HGST's new discovery will double the bit density of today's disk drives by the end of the decade.
The company formerly known as Hitachi Global Storage Technologies, HGST, said that it has broken the 20-nm barrier associated with platter-based storage by combining self-assembling molecules and nanoimprinting. The result is the creation of large areas of dense patterns of magnetic islands only 10-nm wide. These islands are only about 50 atoms wide, and some 100,000 times thinner than a human hair.
HGST, now a Western Digital subsidiary, said on Thursday that the bit density of its new 10-nm pattern is double that of today's disk drives, and currently shows excellent initial read/write and data retention in tests. Once expanded to an entire disk, the nanoimprinting process is expected to create more than a trillion discrete magnetic islands.
"Self-assembling molecules use hybrid polymers, called block copolymers, composed of segments that repel each other," the company explained. "Coated as a thin film on a properly prepared surface, the segments line up into perfect rows. The size of the polymer segments determines the row spacing."
Once the polymer patterns are created, a chip-industry process called "line doubling" makes the tiny features even smaller, creating two separate lines where one existed before, the company said. The patterns are then converted into templates for nanoimprinting, a precision stamping process that transfers the nanometer-scale pattern onto a chip or disk substrate.
"A key challenge proved to be preparing the original surface so the block copolymers form their patterns in the radial and circular paths necessary for rotating disk storage," the company added. "HGST is the first to combine self-assembling molecules, line doubling and nanoimprinting to make rectangular features as small as 10 nanometers in such a circular arrangement."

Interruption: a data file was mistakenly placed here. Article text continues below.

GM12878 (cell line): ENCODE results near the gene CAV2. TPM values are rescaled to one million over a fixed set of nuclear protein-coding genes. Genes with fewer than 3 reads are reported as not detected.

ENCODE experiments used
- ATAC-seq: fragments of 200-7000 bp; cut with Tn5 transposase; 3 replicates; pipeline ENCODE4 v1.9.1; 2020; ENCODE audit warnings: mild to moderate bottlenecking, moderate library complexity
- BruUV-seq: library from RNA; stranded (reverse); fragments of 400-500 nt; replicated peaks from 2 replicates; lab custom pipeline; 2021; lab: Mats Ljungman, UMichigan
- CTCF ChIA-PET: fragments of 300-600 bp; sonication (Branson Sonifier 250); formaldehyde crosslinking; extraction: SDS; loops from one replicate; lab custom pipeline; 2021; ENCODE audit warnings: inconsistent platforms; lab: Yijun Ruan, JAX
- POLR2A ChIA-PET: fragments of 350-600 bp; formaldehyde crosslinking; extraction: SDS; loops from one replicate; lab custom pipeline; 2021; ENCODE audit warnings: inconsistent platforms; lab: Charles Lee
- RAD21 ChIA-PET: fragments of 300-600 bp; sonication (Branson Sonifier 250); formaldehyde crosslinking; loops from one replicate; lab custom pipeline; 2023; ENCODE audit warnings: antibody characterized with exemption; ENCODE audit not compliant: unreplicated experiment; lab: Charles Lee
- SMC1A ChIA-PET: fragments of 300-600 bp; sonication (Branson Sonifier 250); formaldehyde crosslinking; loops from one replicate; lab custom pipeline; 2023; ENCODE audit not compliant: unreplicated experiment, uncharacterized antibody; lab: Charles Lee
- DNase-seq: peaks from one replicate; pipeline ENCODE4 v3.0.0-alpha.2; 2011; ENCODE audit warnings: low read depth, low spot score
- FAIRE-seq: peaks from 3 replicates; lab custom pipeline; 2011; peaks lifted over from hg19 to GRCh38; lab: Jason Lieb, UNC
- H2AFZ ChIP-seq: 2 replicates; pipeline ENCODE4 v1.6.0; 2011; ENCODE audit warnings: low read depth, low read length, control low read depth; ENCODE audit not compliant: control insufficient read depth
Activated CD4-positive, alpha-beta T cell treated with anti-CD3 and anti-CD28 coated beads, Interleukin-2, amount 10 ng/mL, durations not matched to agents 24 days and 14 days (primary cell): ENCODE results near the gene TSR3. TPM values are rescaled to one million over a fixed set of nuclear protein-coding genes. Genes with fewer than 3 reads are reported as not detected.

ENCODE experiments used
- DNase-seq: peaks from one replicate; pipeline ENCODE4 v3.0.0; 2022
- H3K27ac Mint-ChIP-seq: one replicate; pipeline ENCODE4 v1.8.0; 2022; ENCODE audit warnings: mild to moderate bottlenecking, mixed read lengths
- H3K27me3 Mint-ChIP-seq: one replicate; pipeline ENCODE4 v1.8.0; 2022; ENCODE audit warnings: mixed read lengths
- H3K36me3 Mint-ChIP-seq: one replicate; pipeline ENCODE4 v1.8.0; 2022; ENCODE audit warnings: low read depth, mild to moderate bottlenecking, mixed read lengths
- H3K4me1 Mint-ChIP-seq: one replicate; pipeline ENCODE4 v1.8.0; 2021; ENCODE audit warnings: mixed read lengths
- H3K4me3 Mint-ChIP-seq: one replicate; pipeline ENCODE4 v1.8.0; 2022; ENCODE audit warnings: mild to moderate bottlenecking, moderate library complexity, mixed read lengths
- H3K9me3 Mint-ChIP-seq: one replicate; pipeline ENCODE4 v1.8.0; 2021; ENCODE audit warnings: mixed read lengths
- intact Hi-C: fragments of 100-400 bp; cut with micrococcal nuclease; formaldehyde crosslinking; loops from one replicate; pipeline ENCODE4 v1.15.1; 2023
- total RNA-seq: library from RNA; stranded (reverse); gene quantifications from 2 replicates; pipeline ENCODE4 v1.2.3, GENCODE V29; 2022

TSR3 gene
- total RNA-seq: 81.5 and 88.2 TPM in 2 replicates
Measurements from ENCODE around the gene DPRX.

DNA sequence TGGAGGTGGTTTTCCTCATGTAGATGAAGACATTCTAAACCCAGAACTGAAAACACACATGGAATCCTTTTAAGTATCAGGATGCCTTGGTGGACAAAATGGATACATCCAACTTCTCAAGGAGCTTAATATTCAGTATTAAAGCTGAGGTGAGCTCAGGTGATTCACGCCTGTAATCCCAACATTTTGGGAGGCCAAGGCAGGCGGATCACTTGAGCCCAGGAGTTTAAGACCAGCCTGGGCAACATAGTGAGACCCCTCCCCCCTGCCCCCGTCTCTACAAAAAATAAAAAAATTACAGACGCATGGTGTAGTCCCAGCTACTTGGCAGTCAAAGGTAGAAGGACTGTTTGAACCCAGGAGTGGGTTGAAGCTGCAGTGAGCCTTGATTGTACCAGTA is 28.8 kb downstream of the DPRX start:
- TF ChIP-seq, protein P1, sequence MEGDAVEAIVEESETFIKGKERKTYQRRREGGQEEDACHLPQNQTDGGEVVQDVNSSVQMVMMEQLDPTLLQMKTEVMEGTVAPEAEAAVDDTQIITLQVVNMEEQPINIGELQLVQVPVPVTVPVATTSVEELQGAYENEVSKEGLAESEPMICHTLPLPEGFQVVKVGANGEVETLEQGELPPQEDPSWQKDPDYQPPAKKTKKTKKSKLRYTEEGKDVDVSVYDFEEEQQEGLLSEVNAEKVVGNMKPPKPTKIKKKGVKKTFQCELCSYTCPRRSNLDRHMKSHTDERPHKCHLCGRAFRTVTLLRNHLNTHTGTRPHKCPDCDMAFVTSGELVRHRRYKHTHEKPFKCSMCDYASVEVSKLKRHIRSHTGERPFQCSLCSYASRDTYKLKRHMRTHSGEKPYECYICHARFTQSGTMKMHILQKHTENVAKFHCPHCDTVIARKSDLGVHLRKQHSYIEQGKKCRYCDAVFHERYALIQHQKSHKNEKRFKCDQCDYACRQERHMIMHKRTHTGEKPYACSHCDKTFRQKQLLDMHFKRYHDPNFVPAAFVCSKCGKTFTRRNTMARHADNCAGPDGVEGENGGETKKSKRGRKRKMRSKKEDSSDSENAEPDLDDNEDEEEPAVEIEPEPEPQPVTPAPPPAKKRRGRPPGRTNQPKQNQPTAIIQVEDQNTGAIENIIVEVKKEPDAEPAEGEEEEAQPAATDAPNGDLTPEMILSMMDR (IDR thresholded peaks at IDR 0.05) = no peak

HGST's new nanolithography achievements arrives at a critical time for HDDs as solid state drives become more prominent in the PC sector. Unfortunately, they come with high cost for consumers despite their speed, especially in larger capacities. As it stands now, the ideal setup is to have a small SSD for the OS, and a large HDD for media storage and other data.
Mechanical drives, on the other hand, continue to be the cheaper route while also offering tons of space for a growing amount of stored user content like movies, TV shows and music. On a cloud-based level, this achievement could have a huge impact, allowing companies to store more data both internally and externally. Cloud-based storage services could boom, or the could bomb, depending on HDD consumer-based prices.
"We made our ultra-small features without using any conventional photolithography," said HGST's Tom Albrecht said. "With the proper chemistry and surface preparations, we believe this work is extendible to ever-smaller dimensions."
HGST is aiming to have the process ready for wide-scale commercial production by the end of the current decade.